Preaching Resources

Fifth Sunday after Pentecost (June 27, 2020)

Assigned texts:

  • Lamentations 3:22-33
  • 2 Corinthians 8:7-15
  • Mark 5:21-43

In today’s text from Mark’s Gospel, Jesus is in a healing mode. Here, the stories of two healings are meshed together beautifully. They tell us a lot about who Jesus is, how healing works, and how much we need Jesus in our lives.

Jesus and his disciples are traveling once again, this time crossing the sea of Galilee back to the Jewish side. As they stepped off the boat, a huge crowd is waiting for Jesus. And out of this crowd comes one of the religious leaders from the community, his name is Jairus.  As he approaches Jesus, he falls to the ground and pleads for the healing of his daughter, who is more than just sick; she is at death’s door.  Without any more questions, Jesus simply turns and accompanies Jairus back to his home. The writer of Mark’s Gospel again notes the large crowd that has begun to follow Jesus. So crowded is it that they are pressing in upon Jesus, and I imagine making it difficult for Jesus to proceed.

The story now pivots away from this life-or-death situation to a poor and unfortunate woman who has been suffering from hemorrhages for years. Look at the verbs that the writer uses in describing this woman’s condition: She has “suffered” for 12 years.  She has “endured” uncaring doctors. She has “expended” all of her financial resources trying to find a cure, but she only “grew worse.”

Because the woman was bleeding, she would have been labeled as “unclean” permanently.  By law, she would have been unable to have physical contact with anyone and would have been excluded from the synagogue or any form of gathering.  Her condition would have also rendered her childless, which was a curse and legal grounds for divorce. Simply put, her life was not only in danger, but it was miserable from a physical, emotional, and spiritual point of view.

But the text says that she had heard about Jesus and had complete confidence that by simply touching his garment, she would be healed, and immediately, she was.  Both she and Jesus knew it. When Jesus inquires as to who touched him, the woman steps forward and acknowledges that it was her. His response to her might have been condemnation, but instead, he calls her “daughter.”  What must it have felt like for this woman, who has suffered from disease and social and religious rejection, to be called a daughter?  Jesus goes further by affirming her faith as the source of her healing and wishing her peace on her journey forward.  This interaction will have long-term effects.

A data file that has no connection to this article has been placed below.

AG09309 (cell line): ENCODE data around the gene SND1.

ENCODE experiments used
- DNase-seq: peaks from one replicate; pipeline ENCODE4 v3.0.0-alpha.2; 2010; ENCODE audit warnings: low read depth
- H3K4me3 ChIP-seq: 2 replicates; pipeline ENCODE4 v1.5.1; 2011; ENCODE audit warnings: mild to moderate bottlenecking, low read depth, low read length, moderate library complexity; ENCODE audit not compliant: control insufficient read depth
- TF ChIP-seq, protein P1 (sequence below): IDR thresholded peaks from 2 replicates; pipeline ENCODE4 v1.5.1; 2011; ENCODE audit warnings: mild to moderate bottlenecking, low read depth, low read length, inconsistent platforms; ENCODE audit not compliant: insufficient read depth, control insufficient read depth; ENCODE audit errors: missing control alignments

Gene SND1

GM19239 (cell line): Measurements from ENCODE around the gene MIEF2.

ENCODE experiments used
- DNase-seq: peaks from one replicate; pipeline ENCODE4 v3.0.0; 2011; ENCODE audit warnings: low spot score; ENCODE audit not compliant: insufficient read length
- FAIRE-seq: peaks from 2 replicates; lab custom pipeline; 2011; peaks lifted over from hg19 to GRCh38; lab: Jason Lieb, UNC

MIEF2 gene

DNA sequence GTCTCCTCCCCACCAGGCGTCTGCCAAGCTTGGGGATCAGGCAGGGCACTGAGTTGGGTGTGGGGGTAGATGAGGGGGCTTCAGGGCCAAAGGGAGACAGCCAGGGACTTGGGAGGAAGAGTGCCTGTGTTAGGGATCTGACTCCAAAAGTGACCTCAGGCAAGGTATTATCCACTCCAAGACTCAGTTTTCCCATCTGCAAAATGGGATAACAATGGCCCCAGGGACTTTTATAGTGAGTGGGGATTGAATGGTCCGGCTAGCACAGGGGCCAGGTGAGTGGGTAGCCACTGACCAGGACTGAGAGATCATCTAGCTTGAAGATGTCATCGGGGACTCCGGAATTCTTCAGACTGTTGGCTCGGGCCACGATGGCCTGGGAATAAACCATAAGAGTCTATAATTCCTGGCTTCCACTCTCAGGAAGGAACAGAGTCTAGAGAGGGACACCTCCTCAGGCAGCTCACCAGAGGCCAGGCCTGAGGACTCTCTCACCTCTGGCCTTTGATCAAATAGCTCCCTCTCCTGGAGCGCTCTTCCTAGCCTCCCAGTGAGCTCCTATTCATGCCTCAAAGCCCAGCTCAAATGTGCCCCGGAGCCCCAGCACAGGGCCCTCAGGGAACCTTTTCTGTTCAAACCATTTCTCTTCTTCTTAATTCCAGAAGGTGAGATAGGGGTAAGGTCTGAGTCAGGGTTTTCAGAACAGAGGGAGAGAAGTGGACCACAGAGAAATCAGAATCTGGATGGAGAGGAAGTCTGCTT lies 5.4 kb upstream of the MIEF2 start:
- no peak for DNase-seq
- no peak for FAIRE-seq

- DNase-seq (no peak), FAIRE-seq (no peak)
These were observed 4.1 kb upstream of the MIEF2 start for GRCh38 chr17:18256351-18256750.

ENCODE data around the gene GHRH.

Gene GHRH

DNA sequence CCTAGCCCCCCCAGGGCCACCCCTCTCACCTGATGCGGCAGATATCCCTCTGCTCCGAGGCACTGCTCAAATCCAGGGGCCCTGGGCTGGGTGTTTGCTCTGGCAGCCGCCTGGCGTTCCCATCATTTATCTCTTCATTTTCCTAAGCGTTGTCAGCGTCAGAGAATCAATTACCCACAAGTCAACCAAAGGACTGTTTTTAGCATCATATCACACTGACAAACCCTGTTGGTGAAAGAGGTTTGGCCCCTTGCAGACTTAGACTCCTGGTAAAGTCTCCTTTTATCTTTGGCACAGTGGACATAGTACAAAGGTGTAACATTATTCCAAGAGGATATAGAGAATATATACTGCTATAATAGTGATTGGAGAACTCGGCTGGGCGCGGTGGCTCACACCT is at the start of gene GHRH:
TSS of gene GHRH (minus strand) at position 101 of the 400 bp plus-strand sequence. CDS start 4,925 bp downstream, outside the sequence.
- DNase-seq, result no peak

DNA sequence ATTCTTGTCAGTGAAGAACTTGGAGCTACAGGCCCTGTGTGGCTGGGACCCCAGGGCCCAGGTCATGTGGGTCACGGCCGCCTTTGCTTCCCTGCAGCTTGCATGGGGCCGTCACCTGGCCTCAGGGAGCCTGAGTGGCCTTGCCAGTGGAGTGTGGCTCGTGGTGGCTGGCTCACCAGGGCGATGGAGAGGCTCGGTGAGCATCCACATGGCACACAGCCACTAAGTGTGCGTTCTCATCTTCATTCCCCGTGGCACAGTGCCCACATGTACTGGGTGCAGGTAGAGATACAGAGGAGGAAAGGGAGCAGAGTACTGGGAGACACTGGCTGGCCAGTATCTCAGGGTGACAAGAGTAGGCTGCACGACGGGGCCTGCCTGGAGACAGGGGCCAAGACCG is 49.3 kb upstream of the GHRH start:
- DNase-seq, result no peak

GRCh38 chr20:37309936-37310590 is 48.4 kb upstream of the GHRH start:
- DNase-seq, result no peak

Meanwhile, there has been a development on the sick child, who has now been pronounced dead. Has this interruption with the woman who has been sick for 12 years cost the life of a 12-year-old girl?  A screenwriter could not have done better than that Mark and working out this plot twist.

Jesus arrives at the house to see a grief-filled commotion, and Jesus boldly announces that the child is only sleeping.  This comment is bet by ridicule, which will only turn to celebration when Jesus extends resurrection healing to her.  Mark provides us with the translation of the words Jesus uses to wake the child “Talitha Cum” meaning “Little Girl, get up.”  Words any parent would use to get their child out of bed in the morning.

So how does all of this speak to you and your congregation?  Where does healing come from, and how does it happen?   Mark is clear that for the woman, it was her faith that made her well. But for the young girl, she was already dead, according to this account, making it impossible for her to have faith.  Was she healed by her father’s faith or by the power of Jesus’ name?  Perhaps there is a mixture of both.

Does healing happen today?  A quick perusal of the TV evangelists would suggest that healing is only for those willing to pay for a ticket to see one of these healers at a local hotel ballroom. Or perhaps healing can come by sending in a $50-dollar donation to their ministry attached to your healing request.

Our congregational prayer times are filled with requests for healing.  If those folks did not survive, was God not listening?  Or is there something going on here that only God can see at this moment?

From what do we need healing today?  The most profound healing that I see needed in our world today is discovering who we are at our core as children of God rather than our appearance, our jobs, our family name, or even our church affiliation.  In this busy and fast-paced world, fixated on financial success, we can very easily forget that we are a daughter or son of God.  Our biggest distraction is the constant bombardment of media that floods almost all of our waking moments, telling us how we should think, look, smell, and what we should eat.  These ads follow us around on bus billboards, radio, TV, magazines, and every time you open a web page.

Our physical, emotional, and spiritual healings are all wrapped up together, and they begin and end with our relationship with God.  Do you have faith that all will be well when we place all that we are and all that we love in God’s hands?  A thought worth pondering.

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